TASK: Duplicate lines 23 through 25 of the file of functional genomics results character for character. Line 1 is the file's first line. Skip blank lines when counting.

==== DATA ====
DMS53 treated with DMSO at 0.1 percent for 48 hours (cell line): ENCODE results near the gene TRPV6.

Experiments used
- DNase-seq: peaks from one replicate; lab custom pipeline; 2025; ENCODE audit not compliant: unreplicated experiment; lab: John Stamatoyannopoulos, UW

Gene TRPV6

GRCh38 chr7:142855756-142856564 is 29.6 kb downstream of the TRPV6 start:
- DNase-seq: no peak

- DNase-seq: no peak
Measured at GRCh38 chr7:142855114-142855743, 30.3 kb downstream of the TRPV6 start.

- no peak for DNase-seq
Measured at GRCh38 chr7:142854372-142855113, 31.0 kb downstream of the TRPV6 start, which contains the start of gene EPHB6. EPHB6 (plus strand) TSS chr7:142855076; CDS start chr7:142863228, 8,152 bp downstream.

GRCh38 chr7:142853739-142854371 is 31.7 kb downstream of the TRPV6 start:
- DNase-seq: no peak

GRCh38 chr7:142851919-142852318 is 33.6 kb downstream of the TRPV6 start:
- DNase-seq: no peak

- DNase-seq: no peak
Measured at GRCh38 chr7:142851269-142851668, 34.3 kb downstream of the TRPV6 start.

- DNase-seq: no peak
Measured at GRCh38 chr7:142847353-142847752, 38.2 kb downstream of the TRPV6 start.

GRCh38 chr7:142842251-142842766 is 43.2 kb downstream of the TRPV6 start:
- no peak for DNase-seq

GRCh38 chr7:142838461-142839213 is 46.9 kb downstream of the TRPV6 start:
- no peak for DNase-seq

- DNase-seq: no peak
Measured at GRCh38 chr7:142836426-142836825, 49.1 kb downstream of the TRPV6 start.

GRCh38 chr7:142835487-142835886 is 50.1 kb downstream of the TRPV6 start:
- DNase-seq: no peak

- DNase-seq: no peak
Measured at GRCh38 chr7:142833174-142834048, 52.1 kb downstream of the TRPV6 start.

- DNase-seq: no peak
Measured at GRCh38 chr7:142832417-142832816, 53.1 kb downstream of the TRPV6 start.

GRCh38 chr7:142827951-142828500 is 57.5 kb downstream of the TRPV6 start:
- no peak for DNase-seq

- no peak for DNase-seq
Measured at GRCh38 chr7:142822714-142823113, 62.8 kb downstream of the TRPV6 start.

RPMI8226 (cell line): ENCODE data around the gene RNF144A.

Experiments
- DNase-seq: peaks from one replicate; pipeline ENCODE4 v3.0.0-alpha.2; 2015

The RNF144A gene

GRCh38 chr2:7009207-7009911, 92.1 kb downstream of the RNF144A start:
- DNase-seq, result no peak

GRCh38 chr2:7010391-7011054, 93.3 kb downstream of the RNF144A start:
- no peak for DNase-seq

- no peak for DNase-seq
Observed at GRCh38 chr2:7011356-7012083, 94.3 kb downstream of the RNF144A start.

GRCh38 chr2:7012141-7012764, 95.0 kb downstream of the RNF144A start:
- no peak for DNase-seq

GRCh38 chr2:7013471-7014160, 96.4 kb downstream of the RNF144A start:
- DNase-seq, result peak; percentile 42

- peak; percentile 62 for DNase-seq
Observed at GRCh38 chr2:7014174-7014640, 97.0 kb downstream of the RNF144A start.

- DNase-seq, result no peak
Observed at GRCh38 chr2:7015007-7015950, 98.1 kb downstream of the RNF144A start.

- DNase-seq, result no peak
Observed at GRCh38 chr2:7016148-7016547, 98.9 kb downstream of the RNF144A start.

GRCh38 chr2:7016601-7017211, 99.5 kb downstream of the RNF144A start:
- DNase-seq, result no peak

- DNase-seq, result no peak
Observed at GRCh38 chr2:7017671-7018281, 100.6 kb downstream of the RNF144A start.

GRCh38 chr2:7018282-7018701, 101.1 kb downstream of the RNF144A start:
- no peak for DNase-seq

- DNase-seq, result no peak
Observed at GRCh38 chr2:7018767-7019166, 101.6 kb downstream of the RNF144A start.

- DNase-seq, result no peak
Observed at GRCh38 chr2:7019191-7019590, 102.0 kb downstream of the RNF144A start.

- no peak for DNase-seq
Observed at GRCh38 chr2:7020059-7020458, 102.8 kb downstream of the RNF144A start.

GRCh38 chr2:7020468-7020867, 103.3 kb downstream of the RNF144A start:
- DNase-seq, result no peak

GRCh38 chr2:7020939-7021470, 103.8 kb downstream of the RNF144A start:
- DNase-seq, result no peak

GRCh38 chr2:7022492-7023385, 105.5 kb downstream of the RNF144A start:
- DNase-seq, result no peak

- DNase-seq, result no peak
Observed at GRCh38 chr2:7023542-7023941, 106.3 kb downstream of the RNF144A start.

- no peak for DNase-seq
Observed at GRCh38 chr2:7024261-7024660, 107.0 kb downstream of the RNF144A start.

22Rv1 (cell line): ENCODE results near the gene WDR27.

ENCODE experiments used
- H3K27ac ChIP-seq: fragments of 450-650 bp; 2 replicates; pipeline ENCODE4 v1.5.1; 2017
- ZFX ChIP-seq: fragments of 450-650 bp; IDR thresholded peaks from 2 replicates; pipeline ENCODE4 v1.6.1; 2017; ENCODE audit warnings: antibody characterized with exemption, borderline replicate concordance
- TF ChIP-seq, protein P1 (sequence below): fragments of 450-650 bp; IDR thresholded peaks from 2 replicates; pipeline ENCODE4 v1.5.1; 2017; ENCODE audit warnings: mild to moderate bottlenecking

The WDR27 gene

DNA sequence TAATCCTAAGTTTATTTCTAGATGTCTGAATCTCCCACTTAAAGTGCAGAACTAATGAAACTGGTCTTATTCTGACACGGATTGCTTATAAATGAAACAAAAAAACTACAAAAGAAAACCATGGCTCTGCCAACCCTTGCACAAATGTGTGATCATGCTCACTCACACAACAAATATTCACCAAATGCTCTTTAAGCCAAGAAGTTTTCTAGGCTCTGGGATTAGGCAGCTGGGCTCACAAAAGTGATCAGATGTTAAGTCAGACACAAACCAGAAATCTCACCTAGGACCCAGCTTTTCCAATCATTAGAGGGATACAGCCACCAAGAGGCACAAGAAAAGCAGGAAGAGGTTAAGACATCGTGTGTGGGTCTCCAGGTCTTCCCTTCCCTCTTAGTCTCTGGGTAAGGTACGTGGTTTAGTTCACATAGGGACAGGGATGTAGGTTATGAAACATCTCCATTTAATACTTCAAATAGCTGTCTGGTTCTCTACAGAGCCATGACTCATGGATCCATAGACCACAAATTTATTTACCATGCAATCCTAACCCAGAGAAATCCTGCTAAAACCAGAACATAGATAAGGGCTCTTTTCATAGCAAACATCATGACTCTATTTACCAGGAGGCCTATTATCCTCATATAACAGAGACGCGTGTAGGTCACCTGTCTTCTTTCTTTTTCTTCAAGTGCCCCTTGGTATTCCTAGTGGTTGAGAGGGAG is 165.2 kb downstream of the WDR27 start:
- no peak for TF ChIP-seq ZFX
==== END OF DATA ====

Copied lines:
- DNase-seq: no peak
Measured at GRCh38 chr7:142836426-142836825, 49.1 kb downstream of the TRPV6 start.

GRCh38 chr7:142835487-142835886 is 50.1 kb downstream of the TRPV6 start: